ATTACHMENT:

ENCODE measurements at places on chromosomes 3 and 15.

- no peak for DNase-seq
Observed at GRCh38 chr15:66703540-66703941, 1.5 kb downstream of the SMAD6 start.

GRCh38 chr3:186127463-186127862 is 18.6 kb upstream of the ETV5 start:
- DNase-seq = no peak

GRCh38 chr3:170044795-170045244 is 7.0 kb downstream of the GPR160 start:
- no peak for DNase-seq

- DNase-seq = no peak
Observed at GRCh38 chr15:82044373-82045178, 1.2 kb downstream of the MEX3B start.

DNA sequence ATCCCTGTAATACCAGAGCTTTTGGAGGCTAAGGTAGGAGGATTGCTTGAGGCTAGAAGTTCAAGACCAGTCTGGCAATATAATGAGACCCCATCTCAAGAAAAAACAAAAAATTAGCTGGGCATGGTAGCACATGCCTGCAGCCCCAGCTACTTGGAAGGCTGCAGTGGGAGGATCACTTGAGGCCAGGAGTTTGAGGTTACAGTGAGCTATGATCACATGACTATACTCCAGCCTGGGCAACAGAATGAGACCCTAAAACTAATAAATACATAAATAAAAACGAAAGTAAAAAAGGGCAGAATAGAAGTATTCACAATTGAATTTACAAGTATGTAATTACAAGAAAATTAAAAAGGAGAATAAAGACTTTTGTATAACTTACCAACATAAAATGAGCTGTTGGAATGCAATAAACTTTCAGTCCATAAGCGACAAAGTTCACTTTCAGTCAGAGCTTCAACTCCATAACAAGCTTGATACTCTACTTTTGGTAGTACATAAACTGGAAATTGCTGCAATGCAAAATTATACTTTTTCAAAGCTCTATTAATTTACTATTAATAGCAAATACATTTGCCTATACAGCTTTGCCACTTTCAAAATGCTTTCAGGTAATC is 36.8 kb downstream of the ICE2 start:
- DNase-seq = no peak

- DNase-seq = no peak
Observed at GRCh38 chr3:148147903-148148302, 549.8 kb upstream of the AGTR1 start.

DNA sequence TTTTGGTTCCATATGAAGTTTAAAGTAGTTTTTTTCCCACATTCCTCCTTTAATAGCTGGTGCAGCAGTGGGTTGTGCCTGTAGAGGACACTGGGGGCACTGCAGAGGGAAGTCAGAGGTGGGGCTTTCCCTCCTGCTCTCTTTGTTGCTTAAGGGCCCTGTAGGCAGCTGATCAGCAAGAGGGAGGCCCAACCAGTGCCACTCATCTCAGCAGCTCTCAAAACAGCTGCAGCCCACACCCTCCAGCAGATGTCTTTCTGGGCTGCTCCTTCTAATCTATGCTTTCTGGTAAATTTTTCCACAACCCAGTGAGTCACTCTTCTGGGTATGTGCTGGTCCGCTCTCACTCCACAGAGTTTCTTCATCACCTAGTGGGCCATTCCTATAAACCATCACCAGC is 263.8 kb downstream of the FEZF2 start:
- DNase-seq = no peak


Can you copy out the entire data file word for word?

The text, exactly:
ENCODE measurements at places on chromosomes 3 and 15.

- no peak for DNase-seq
Observed at GRCh38 chr15:66703540-66703941, 1.5 kb downstream of the SMAD6 start.

GRCh38 chr3:186127463-186127862 is 18.6 kb upstream of the ETV5 start:
- DNase-seq = no peak

GRCh38 chr3:170044795-170045244 is 7.0 kb downstream of the GPR160 start:
- no peak for DNase-seq

- DNase-seq = no peak
Observed at GRCh38 chr15:82044373-82045178, 1.2 kb downstream of the MEX3B start.

DNA sequence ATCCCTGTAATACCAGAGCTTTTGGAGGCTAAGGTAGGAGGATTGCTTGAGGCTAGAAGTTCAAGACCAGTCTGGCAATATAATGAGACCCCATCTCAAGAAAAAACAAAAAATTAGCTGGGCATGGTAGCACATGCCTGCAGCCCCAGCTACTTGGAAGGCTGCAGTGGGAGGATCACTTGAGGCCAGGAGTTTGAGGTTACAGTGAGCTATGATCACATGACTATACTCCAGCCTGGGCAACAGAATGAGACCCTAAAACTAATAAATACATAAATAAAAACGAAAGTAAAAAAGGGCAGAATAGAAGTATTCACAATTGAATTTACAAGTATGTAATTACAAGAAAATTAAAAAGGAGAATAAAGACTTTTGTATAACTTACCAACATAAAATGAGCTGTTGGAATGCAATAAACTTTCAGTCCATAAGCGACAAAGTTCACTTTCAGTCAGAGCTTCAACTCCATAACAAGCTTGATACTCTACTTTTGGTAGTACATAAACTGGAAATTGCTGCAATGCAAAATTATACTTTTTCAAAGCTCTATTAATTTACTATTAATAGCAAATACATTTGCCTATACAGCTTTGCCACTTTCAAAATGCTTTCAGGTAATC is 36.8 kb downstream of the ICE2 start:
- DNase-seq = no peak

- DNase-seq = no peak
Observed at GRCh38 chr3:148147903-148148302, 549.8 kb upstream of the AGTR1 start.

DNA sequence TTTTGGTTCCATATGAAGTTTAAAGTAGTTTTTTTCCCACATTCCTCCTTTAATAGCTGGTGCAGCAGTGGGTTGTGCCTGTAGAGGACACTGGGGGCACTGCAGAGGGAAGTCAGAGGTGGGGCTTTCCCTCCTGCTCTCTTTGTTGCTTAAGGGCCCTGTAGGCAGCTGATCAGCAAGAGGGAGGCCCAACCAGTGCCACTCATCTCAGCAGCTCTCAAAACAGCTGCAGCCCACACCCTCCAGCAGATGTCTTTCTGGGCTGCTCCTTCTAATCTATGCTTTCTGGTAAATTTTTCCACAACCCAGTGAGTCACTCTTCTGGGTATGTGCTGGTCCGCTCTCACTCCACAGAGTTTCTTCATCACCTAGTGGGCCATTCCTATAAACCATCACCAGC is 263.8 kb downstream of the FEZF2 start:
- DNase-seq = no peak